Pension withdrawal tax calculator

Have you considered taking all or some of your defined contribution pension(Help?) as a cash lump sum? You normally need to be over 55 years old to do this. You will also need to consider how much tax you might pay. It could make a big difference to your plans!

If you're unsure what your options are when it comes to accessing your pension pot, visit Using my pension money​

Step 1: Simply input the information needed below.

Step 2: Review your results and compare them to taking other amounts. If you're making a pension withdrawal for the first time, it's likely you will be placed on an emergency tax code. As well as producing results based on standard rate tax, this calculator will show what the effects would be if an emergency tax code were to be applied. The figures represent amounts you may have to pay within the tax year 06 Apr 2019 to 05 Apr 2020.

Step 1 of 2

Step 1 of 2

Pension withdrawal

Enter the cash lump sum amount you want to take from your pension pot within the tax year 06 Apr 2019 to 05 Apr 2020

This could include any salary, state pension and income from a defined benefit pension scheme(Help?) but excludes savings and dividend income.

Tax-free cash

We assume the maximum amount of tax-free cash you can take from your total pension pot is 25%.

Have you previously taken tax free cash from this pension?

What does uncrystallised mean?

  • If you have only taken UFPLS(Help?) withdrawals, and/or pension withdrawals that included 25% tax-free cash, then your uncrystallised pension pot is simply your remaining pension pot.
  • If you've previously taken pension withdrawals which were made up of more than 25% tax free cash, then you will have money within your pension that will now be fully subject to income tax when you withdraw again. This is because you've already used your tax-free allowance on this money. The money is now fully subject to income tax and is known as your ‘crystallised pension pot or drawdown pot'.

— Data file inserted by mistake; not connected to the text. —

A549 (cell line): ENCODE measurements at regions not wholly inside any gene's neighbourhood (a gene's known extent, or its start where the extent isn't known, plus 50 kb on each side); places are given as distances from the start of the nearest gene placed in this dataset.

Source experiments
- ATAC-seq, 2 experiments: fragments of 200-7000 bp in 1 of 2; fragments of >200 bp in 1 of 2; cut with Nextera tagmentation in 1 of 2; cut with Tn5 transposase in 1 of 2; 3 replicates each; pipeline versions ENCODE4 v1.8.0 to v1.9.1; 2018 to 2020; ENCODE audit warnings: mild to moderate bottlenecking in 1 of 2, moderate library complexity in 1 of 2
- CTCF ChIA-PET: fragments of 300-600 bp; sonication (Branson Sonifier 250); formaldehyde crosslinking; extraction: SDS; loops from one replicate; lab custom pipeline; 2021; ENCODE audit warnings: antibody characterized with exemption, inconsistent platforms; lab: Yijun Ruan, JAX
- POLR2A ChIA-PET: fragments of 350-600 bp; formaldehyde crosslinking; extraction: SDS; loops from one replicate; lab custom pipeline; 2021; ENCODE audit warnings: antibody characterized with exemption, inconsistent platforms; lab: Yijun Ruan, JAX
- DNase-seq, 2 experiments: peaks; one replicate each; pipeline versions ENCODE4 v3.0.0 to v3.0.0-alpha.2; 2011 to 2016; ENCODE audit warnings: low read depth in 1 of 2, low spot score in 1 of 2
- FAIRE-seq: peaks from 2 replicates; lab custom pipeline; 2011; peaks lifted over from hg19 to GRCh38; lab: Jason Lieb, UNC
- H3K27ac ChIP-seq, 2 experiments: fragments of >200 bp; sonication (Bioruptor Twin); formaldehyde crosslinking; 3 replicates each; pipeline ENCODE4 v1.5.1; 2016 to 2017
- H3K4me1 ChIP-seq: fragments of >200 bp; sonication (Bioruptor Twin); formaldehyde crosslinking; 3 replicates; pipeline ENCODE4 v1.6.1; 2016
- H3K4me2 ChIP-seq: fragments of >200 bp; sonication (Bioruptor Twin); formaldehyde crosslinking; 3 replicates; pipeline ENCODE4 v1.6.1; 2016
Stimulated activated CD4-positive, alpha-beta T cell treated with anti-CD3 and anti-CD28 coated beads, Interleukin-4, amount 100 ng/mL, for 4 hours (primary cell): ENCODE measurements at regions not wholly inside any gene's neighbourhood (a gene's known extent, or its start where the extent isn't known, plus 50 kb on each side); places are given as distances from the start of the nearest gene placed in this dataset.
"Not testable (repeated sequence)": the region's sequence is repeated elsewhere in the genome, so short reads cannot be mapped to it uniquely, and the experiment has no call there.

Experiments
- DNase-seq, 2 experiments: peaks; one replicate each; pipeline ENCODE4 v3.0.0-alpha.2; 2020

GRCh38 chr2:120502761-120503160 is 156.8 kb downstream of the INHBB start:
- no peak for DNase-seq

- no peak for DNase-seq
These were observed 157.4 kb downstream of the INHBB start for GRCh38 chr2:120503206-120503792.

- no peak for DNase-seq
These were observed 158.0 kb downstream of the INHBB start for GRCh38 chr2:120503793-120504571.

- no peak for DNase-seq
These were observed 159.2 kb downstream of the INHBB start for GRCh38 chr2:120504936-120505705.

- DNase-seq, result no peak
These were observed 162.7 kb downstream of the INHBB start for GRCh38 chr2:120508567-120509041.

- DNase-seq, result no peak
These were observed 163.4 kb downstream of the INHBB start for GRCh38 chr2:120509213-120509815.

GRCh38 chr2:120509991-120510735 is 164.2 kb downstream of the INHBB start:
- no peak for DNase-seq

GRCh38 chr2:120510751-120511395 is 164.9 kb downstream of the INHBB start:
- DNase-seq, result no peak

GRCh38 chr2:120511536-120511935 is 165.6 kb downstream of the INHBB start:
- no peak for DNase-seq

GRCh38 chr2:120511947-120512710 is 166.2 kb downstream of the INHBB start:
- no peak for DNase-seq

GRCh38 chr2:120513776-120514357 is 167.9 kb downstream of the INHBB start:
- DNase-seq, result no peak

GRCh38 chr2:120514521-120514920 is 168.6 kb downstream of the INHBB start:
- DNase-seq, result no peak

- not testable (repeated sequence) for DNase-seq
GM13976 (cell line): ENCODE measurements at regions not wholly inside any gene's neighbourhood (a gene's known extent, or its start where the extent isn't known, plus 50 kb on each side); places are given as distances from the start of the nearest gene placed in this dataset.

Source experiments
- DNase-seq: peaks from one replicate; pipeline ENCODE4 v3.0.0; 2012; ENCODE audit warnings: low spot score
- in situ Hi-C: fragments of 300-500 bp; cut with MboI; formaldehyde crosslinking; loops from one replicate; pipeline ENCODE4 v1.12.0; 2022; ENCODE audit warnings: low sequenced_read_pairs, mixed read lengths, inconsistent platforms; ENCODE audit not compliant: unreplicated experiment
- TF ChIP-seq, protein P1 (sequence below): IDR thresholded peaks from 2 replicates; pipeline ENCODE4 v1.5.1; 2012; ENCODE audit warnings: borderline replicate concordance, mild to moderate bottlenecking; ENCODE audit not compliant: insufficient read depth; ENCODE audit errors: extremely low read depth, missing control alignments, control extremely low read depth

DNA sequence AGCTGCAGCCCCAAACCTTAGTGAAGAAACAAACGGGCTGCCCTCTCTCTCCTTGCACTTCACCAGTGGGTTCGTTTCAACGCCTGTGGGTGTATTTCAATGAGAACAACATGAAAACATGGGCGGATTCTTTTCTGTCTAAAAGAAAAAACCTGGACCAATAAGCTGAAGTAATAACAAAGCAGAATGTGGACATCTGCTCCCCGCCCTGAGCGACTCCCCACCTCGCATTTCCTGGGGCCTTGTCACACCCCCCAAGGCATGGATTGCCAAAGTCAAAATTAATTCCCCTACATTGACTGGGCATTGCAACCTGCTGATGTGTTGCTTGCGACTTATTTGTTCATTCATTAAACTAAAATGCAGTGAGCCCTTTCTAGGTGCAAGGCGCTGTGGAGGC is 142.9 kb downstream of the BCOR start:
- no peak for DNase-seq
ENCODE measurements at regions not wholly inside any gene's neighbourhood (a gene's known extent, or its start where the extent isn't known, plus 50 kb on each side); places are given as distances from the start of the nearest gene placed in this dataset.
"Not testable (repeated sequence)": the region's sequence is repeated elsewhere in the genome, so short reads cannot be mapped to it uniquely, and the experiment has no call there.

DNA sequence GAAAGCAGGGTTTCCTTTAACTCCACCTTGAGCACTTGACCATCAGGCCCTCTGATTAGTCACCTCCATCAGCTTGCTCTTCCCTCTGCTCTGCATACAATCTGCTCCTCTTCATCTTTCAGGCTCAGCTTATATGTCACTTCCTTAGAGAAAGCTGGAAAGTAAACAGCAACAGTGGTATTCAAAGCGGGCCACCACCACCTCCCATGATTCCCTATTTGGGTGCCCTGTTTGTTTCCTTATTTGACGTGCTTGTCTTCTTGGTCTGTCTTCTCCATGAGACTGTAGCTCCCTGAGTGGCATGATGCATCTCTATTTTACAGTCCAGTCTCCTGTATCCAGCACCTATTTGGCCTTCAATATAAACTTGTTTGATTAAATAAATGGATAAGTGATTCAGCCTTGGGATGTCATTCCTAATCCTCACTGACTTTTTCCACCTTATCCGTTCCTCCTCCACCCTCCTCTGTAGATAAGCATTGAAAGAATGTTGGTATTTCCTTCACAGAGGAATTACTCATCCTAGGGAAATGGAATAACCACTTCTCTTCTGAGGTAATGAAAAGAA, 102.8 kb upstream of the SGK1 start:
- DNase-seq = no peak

• The remaining money in your pension, if any, is known as your ‘uncrystallised pension pot'. You can still take 25% tax-free cash on any withdrawals from this pot.

Results are based on the assumption that this total includes all defined contribution pension pots you hold.

This calculator is based on general information including the standard Personal Allowance(Help?) and tax bands used by HMRC for 06 Apr 2019 to 05 Apr 2020 tax year using UK rates for England and Northern Ireland. Scottish and Welsh income tax thresholds may differ.

It's designed to help you by producing an illustrative example of how much tax you may have to pay. This is not a personal recommendation.

Help

Defined contributioon pension

A defined contribution pension is where you, your employer or a third party like your spouse or civil partner can all make an agreed contribution to your pension fund. By the time you retire, the size of the pension fund will depend on contributions made, length of time invested, investment returns and charges made.

Defined benefit pension

This is a pension scheme where the members are entitled to a certain level of pension benefit. It is defined by a formula which uses the member's length of pensionable service in conjunction with their salary to help determine benefits upon retirement. A final salary pension scheme is probably the most common type of defined benefits pension scheme.

Uncrystallised funds pension lump sum

An uncrystallised funds pension lump sum (UFPLS) is a type of payment that enables you to access your pension pot flexibly without first creating a flexi-access drawdown fund. The UFPLS can be paid from part – or all – of your uncrystallised fund, with 25% tax free and the other 75% taxable at your marginal rate.

Personal allowance

The Personal Allowance is the amount of taxable income a UK resident individual can have in a tax year before they begin to pay income tax on any income above that figure. For the tax year starting in April 2019 it is £12,500, regardless of an individual's age. It can be reduced or lost altogether once an individual earns more than £100,000 p.a.